Procter & Gamble announced a dividend hike earlier this month, its 56th consecutive year of dividend increases. The company has also instituted a stock buyback program, originally guided at the beginning of the fiscal year for $4-6 billion, but now estimated at $6 billion for the full year. The company touted its impressive shareholder return projects for fiscal 2013 in its earnings presentation:
slide from FQ3 2013 Procter & Gamble earnings presentation
But there are some issues with PG's policy here as well. To begin with, the shareholder yield of 5.5 percent is solid, but hardly enough, on its own, to justify the stock's valuation. Stocks are based on the future, not the past, and there are a number of reasons to believe that PG's ability to return capital to shareholders will see significant stress in the near future.
To begin with, PG expects free cash flow to come in at 90% of net earnings. Earnings per share, at the midpoint of guidance, are expected to be $4.00 for fiscal 2013. At year's end, assuming an additional $1 billion in share repurchases in Q4 (the company has spent nearly $5 billion so far), there will be 2.917 billion shares outstanding. Therefore, net income should come in at $11.7 billion for the year, and free cash flow (at the 90% target) at $10.5 billion. But P&G is planning on returning more than $12 billion to its shareholders, leaving a nearly $2 billion deficit relative to free cash flow.
For PG to support its 2013 return policies without borrowing or depleting its cash balance, earnings would need to rise to $4.76 per share -- a 19 percent increase. Right now, PG is borrowing to create the shareholder yield it touts; without earnings growth, it will have to continue to do so for the next few years. That will limit P&G's ability to boost its dividend or increase its share repurchase authorization; indeed, given the single-digit annual earnings growth and the double-digit gap between shareholder yield and free cash flow yield, it will have to borrow billions of dollars simply to sustain its current returns.
The effect of this gap has already been seen, as P&G's dividend increases have slowed significantly over the past few years:
* -- annualized
** -- adjusted for 2-1 for stock split in 2004
*** -- rounded (percentages calculated to actual amount)
Annualized total calculated after January distribution for ease of comparison; dividend data from P&G investor relations website
The rate of increase has clearly slowed; and yet, P&G is simply not generating enough cash to cover even the more modestly growing dividend. This is not to say that P&G's 56-year streak is likely to come to an end soon; the AA-rated company should easily be able to borrow enough to cover any shareholder return policy it aims to create. But it calls into question P&G's ability to create the long-term shareholder returns dividend stock advocates so often tout. Debt creates interest; interest expense lowers earnings per share. And for a company that is already struggling to create any sort of bottom-line growth, even the modest impact of the admittedly low interest rates on PG debt can provide a headwind.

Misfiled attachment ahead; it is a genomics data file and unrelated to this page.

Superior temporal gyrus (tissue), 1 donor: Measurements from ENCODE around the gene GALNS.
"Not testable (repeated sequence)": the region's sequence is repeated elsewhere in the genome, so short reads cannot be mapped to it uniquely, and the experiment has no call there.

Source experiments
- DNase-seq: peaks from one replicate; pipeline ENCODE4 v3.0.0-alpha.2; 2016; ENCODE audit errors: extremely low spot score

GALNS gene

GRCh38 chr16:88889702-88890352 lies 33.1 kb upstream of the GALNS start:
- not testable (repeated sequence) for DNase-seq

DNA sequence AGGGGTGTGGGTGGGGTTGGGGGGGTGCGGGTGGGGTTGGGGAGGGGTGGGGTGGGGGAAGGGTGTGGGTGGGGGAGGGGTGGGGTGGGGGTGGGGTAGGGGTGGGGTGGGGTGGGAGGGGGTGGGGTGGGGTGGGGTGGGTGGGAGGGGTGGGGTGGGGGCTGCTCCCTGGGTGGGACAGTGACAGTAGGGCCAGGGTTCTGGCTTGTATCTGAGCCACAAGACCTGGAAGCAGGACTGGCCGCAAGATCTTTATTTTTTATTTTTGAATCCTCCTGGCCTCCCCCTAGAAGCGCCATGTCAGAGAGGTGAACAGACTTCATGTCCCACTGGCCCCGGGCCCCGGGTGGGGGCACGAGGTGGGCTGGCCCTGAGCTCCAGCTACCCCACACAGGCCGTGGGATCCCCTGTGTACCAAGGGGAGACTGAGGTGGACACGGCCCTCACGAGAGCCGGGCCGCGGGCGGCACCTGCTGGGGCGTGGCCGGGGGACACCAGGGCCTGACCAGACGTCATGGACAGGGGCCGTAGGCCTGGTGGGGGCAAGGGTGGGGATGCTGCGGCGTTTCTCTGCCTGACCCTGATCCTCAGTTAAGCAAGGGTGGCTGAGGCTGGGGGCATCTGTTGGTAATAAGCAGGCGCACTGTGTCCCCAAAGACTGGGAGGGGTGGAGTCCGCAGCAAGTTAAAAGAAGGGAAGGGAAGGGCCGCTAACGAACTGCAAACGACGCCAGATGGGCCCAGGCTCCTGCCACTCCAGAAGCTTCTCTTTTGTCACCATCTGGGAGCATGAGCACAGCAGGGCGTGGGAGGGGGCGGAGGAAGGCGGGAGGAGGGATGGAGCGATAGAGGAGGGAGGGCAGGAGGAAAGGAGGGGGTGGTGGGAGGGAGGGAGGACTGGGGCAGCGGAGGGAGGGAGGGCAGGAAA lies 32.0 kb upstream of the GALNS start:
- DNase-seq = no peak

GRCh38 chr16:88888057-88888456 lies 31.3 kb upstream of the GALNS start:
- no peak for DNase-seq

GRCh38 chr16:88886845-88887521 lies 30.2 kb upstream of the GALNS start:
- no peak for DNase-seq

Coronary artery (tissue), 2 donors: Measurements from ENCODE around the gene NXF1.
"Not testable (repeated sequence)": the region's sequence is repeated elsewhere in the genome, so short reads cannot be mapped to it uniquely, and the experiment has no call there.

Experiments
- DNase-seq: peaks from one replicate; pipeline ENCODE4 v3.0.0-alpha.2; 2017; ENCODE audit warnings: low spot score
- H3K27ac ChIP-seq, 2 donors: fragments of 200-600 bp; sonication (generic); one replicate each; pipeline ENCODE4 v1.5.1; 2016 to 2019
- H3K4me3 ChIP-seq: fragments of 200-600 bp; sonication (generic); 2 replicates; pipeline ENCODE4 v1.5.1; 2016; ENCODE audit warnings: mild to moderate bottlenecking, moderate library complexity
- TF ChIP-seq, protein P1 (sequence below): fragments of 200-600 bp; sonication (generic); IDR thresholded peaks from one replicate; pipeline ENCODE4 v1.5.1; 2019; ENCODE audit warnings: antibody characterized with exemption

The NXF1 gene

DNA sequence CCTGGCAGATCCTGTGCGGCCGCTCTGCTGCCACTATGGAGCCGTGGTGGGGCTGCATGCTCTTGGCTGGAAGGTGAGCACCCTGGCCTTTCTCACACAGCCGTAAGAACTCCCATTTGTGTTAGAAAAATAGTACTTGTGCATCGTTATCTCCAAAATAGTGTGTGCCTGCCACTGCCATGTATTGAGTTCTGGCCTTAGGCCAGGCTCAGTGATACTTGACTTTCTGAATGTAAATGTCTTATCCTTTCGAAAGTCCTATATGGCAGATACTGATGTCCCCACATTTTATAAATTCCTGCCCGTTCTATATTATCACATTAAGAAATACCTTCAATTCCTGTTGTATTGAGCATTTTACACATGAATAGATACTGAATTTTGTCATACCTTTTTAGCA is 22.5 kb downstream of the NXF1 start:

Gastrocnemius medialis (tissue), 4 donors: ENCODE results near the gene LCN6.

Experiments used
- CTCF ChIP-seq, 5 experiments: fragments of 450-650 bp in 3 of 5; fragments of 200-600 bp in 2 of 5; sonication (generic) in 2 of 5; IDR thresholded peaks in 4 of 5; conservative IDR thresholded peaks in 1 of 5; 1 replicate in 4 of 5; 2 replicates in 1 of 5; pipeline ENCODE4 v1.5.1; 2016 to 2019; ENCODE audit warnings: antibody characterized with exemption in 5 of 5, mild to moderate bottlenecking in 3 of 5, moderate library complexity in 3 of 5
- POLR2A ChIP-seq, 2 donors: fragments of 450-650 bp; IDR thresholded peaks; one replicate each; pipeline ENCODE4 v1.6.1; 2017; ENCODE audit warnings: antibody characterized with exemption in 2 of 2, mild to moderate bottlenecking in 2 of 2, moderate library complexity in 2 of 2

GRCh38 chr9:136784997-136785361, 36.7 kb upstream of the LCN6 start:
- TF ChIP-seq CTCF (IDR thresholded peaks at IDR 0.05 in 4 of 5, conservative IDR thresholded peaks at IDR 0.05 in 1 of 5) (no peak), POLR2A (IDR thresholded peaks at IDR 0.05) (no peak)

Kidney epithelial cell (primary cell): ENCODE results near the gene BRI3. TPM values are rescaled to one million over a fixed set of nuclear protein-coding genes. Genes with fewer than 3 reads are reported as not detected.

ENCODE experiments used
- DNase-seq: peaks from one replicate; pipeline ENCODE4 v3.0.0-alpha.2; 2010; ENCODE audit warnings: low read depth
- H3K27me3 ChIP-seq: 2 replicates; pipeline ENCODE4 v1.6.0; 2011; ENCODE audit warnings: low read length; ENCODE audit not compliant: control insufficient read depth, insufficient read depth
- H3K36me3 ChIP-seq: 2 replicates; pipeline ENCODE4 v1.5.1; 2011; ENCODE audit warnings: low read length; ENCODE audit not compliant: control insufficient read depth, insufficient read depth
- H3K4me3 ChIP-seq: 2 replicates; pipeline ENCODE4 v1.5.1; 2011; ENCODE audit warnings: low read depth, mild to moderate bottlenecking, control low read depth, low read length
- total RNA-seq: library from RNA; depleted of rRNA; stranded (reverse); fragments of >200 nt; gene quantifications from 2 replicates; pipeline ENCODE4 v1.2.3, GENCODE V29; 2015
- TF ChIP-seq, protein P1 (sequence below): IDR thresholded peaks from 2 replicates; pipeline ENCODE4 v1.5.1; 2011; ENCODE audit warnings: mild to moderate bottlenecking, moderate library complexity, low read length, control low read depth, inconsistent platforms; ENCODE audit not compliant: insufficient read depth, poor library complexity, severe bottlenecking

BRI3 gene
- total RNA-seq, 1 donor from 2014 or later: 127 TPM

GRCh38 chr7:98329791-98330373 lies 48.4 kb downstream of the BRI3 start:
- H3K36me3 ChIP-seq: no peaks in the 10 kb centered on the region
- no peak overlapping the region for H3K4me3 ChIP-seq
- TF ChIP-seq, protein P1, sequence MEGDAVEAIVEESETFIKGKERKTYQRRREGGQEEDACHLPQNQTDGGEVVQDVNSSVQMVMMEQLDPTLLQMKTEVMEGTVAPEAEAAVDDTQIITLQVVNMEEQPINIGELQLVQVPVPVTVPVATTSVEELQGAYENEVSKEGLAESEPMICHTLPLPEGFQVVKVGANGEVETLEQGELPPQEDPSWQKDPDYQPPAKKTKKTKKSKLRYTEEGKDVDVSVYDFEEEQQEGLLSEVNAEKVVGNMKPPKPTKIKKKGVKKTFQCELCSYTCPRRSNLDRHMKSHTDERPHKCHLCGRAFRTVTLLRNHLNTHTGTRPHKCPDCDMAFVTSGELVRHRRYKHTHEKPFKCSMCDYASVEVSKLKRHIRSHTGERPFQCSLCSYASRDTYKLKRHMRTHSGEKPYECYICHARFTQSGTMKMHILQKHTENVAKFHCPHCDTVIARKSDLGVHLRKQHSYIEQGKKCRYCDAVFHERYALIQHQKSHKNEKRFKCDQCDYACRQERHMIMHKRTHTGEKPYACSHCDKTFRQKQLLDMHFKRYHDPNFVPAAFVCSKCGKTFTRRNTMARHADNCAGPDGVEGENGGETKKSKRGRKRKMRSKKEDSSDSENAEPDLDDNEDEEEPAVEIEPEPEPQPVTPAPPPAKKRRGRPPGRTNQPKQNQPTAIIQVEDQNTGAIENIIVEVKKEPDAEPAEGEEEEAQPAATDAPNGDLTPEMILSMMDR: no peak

Even the share repurchases don't seem to have had much effect. According to the Q3 report, Procter & Gamble spent over $4.9 billion on share repurchases in the first three quarters of the fiscal year. Yet shares outstanding actually increased from June 2012 to March 31, 2013, albeit by an extremely modest margin (roughly 700,000 shares).
With so many challenges, PG's current valuation -- even after today's 6 percent fall -- seems to assume near-perfect execution by the company and its management. Its restructuring must go to plan, with the company cutting costs without impacting revenue growth through lower marketing, employee, and customer service spending. It must finance the capital returned to shareholders without the interest costs of that financing affecting the company's currently meager earnings growth. It must find a way to finally create organic sales growth that has eluded the company for the last five years. And even if all that works, it's still not clear that PG is particularly well-valued at 19x earnings. If organic growth doubles to 8 percent, and cost cutting drops 10 percent, shareholder yield will not grow substantially, as the company must make up the cash flow-shareholder yield deficit it has established over the last few years.
Procter & Gamble is a great company; it is, without exaggeration, an American institution. But a great company is not necessarily a great stock. Even after Wednesday's fall, Procter & Gamble is priced as if it has the ability to create strong, consistent earnings growth. Over the last five years, it has failed to do so; over the next five years, there are a myriad of obstacles in its path. The flight to safety and the search for yield driven by a sluggish economic recovery and the US Fed's zero interest rate policy has no doubt aided the demand for PG's yield and long-standing franchise. But that won't last forever. At some point, the fundamentals will matter again, and as Wednesday's report shows, it simply appears that Procter & Gamble's fundamentals do not support the valuation of its shares.
Disclosure: I have no positions in any stocks mentioned, and no plans to initiate any positions within the next 72 hours. I wrote this article myself, and it expresses my own opinions. I am not receiving compensation for it (other than from Seeking Alpha). I have no business relationship with any company whose stock is mentioned in this article.